Comparison of Early Maladaptive Schemas and Coping Strategies among People with Obsessive-Compulsive Personality Disorder and Normal People

Babak Keshvari, Gholamreza Sanagouye-Moharer



Background and Objective: One of the main components of obsessive-compulsive disorder is disturbing thoughts. Cognitive infrastructures, schemas and avoidance coping styles in obsessive-compulsive disorder have always been the subject of attention by clinical psychologists. The purpose of the present study was to compare early maladaptive schemas and coping strategies among people with obsessive-compulsive personality disorder and normal people.

Materials and Methods: The present study was of casual-comparative style. The statistical population of this study included patients with obsessive-compulsive disorder referred to psychiatry and psychiatric clinics in Tehran in 2017 and a control group. Among 140 patients, 70 obsessive-compulsive disorders and a control group of 70 participants were selected through convenience sampling. Data were collected using MCMI-III Questionnaire, Coping Strategies Questionnaire and early Maladaptive Schema Questionnaire. Data analysis was performed using multivariate analysis of variance using SPSS software version 18.

Results: The mean (SD) age of the obsessive-compulsive group was 37.6 (8.4) and the control group 35.2 (7.8). The mean (SD) score of the coping style of submission was 418.3 (107), extreme compensation 152.4 (20.7) and avoiding 133.8 (18.4) in participants with obsessive-compulsive disorder which were higher than the control group: submission 382.5 (97.3), extreme compensation is 136.8 (16.2) and avoidance of 109.6 (12.1). In the obsessive-compulsive group, the score of components of the emancipatory/unstable schemas was 17.2 (6.8), unreliability/mistreatment (19.3), emotional deprivation (20.9) (7.8), deficit/shame 7.18 (5.7), and social isolation 16.16 (9.8) which were higher than the control group: abandonment/unstable 14/14 (1.5), unreliability/mistreatment 12/6 (4.6), emotional deprivation 7.13 (7.1), defect/shame 11.11 (2.5) and social isolation 2.12 (7), P<0.001. The level of impact or difference is 0.42 which implied that 42% of the individual differences in the scores of the subscales of the research were related to the impact of group membership.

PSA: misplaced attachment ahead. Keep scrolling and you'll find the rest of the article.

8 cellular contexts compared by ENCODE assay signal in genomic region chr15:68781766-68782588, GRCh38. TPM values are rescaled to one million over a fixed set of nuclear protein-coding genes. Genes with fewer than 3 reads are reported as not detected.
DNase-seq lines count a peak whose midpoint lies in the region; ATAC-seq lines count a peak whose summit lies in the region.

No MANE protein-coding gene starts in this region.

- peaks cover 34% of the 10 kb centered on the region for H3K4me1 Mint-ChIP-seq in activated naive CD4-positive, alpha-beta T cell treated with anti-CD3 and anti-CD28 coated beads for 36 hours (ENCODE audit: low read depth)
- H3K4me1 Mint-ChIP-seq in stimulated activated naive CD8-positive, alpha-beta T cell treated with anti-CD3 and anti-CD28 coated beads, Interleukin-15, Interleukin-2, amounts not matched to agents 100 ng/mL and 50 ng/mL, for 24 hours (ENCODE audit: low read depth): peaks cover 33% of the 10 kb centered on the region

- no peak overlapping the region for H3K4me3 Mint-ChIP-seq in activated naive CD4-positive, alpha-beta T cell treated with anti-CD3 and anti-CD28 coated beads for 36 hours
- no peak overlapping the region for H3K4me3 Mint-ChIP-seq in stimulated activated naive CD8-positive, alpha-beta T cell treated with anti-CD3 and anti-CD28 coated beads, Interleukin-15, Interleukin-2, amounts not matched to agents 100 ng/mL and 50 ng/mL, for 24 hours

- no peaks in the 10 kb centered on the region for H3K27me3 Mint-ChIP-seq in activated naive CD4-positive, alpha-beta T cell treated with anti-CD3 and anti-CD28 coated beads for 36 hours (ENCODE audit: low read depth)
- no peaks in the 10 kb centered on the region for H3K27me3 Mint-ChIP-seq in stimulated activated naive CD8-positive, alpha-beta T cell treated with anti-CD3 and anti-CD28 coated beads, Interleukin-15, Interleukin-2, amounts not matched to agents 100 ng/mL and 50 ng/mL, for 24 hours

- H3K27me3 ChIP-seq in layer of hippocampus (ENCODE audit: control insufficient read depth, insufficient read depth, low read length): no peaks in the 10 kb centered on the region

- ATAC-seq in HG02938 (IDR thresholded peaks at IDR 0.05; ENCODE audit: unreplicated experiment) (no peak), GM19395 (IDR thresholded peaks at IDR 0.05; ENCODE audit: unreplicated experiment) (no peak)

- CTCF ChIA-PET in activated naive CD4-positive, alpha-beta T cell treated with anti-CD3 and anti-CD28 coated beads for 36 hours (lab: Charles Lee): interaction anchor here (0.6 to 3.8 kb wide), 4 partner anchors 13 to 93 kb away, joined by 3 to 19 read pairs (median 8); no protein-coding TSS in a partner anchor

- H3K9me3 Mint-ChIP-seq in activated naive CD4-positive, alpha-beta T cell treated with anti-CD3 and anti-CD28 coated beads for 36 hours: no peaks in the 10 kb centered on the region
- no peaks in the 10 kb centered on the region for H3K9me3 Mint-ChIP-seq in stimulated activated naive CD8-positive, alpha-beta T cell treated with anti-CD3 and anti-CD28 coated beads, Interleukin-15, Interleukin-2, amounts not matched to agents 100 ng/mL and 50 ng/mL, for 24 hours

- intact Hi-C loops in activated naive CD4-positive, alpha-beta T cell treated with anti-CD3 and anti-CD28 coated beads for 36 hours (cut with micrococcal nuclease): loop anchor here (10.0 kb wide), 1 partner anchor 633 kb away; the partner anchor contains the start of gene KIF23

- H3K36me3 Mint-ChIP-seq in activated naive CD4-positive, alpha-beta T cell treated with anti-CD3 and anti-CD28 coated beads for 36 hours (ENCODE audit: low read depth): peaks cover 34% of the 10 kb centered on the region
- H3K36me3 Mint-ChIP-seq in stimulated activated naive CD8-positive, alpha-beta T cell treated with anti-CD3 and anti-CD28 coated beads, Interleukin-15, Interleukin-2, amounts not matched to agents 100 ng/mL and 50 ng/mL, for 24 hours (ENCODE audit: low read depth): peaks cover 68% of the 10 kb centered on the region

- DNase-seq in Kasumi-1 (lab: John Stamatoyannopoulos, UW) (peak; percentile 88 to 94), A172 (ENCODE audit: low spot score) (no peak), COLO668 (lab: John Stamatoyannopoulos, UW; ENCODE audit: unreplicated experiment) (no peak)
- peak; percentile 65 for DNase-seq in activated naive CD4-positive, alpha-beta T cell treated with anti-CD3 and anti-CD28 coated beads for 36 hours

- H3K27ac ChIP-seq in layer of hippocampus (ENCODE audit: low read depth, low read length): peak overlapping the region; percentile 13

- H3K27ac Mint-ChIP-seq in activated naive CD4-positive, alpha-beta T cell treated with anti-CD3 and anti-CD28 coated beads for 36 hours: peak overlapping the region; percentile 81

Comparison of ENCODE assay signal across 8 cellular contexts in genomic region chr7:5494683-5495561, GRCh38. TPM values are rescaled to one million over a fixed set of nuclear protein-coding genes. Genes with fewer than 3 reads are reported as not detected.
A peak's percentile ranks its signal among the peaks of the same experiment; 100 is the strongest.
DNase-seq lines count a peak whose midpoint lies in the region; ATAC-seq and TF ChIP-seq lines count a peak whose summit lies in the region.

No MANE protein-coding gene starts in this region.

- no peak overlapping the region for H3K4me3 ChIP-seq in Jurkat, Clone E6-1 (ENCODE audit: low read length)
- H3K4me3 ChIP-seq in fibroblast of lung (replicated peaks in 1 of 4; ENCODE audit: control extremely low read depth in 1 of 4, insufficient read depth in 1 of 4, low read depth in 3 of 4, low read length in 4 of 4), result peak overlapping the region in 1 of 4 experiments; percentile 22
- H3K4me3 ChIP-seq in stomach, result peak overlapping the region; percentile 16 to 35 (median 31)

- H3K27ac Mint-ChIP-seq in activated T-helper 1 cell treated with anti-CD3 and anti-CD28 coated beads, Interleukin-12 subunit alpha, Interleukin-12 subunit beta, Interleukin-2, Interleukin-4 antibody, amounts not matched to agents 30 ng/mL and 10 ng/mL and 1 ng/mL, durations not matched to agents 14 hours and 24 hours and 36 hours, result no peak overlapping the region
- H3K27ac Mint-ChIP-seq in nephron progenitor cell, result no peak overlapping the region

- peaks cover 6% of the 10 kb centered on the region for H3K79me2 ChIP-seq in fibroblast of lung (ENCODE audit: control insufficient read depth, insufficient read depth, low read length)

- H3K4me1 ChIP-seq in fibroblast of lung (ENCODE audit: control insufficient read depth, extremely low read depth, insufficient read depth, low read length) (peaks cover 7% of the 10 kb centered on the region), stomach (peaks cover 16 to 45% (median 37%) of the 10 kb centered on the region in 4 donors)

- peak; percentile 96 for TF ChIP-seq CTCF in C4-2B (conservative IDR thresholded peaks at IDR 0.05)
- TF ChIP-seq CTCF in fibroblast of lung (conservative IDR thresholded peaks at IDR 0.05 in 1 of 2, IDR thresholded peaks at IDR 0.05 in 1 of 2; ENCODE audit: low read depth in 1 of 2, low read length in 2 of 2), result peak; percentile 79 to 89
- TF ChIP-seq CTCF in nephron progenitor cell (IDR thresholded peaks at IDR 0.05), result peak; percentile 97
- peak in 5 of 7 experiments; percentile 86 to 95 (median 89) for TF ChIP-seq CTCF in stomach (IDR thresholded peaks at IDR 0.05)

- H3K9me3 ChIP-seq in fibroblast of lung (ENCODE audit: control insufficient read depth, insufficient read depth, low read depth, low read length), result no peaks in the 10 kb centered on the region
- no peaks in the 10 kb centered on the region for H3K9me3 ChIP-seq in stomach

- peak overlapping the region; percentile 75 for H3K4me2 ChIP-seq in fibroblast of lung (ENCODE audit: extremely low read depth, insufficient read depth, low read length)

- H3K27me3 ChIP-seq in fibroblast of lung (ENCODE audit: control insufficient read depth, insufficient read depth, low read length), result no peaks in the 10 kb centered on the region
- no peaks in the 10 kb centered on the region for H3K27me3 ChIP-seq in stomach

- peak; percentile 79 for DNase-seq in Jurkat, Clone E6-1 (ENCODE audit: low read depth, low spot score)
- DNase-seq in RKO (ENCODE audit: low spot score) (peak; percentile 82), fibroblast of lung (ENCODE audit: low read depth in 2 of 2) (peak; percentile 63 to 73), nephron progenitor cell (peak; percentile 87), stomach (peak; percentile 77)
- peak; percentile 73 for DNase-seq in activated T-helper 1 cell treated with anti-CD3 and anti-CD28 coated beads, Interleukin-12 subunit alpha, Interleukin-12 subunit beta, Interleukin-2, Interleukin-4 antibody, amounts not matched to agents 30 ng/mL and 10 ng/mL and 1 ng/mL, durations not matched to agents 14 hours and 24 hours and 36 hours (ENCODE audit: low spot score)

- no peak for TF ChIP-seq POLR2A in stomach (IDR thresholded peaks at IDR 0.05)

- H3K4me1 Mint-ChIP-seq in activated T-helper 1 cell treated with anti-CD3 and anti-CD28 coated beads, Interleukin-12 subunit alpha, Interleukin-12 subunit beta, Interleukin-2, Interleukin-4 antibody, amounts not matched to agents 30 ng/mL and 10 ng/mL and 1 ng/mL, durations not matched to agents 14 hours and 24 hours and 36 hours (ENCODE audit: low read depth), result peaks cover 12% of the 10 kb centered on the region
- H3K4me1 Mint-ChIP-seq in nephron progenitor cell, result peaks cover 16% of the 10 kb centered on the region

Conclusion: It can be concluded that mean scores of early maladaptive schemas of relapse/insecurity, lack of trust/mistreatment, emotional deprivation, defect/shame and social isolation and coping styles of avoidance, extreme compensation and submission of the obsessive-compulsive group are higher than the average the control group.



Coping strategies; Early maladaptive schemas; Obsessive-compulsive personality

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